Raghu BS, a pediatrician with the state government, said, “This viral attack is a cause of worry especially during the dengue season. Regular blood tests are needed in some cases because, once the patient acquires the viral fever, the immunity is lowered and they are left exposed to other kind of diseases, especially in this season. Children are most vulnerable and hence parents should be more careful with diet and encourage them to drink ample amount of water”. Another cause of concern for the doctors in the city is the rise in cases of scrub typhus, a bacterial infestation which can be fatal. The disease has been on the rise for the last two months and triggers fever in both children and adults while displaying dengue-like symptoms. The disease is caused due to bacteria known as Oriental tsutsugamushi that lives primarily in mites. The infection is called scrub typhus because it generally occurs after exposure to areas with secondary (scrub) vegetation. According to Bangalore Medical College and Research Institute reports, many blood samples which have been received from different parts of the state have tested positive for scrub typhus. Humans are infected accidentally, usually during rainy season through mite bites.

 

 

US firm to prepare masterplan for Kolkata airport

 

 

KOLKATA/WASHINGTON: Cincinnati-based global aviation planning and development firm Landrum & Brown (L&B) will prepare a 20-year master plan to increase the capacity and efficiency of Kolkata airport. L&B will also prepare the blueprint for Lucknow airport. L&B has been associated with some of the top airports in the world, including Gatwick, Suvarnabhumi, Melbourne, Incheon, Abu Dhabi, Seattle and Dubai. In India, it has offered consultancy to Indira Gandhi International Airport and Rajiv Gandhi International Airport. According to officials, the master plan prepared for Kolkata and Lucknow will incorporate sustainable and environment-friendly ways to accommodate the anticipated increase in demand at two of the fastest growing airports in AAI’s network. L&B chief executive officer Mark A Perryman said his company was looking forward to the opportunity to assist AAI in developing its long-term modernization plans for Kolkata and Lucknow airports and bringing the best in class and technologies to solve complex issues at these vital transportation hubs.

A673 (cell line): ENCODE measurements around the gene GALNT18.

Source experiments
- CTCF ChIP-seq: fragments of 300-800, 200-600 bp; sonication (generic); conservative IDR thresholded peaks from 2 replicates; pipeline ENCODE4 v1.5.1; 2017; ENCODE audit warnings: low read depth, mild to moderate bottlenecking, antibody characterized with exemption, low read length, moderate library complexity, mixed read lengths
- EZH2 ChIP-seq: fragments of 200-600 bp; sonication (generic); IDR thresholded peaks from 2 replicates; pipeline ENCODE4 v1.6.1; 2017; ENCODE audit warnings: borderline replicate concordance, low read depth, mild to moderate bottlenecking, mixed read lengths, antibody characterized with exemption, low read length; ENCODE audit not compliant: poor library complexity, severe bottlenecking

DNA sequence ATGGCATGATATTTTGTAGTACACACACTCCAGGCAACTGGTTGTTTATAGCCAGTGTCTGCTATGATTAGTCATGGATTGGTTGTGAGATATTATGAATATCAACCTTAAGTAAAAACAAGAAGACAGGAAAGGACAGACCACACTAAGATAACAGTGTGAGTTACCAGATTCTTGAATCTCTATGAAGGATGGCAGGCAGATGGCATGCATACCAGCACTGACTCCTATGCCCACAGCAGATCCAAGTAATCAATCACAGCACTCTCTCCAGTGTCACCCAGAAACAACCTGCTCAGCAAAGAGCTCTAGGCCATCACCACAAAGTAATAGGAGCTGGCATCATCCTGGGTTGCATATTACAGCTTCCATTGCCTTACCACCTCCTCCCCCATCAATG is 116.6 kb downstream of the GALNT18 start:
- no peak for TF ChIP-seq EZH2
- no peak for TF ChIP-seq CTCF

As the world’s ninth largest aviation market, India’s civil aviation sector is on a high-growth trajectory, poised to be the third largest national market by 2020 and, potentially, the largest by 2030. This project will advance India’s priorities of expanding capacity at two of the busiest airports in the country. “We are pleased to support this important project that will support India’s rapid aviation growth, while connecting US businesses with new export opportunities,” said Thomas R Hardy, acting director of US Trade and Development Agency (USTDA) that has signed a memorandum of understanding with AAI. Under the US-India aviation cooperation programme, USTDA has supported a number of similar activities aimed at helping India’s growing aviation market.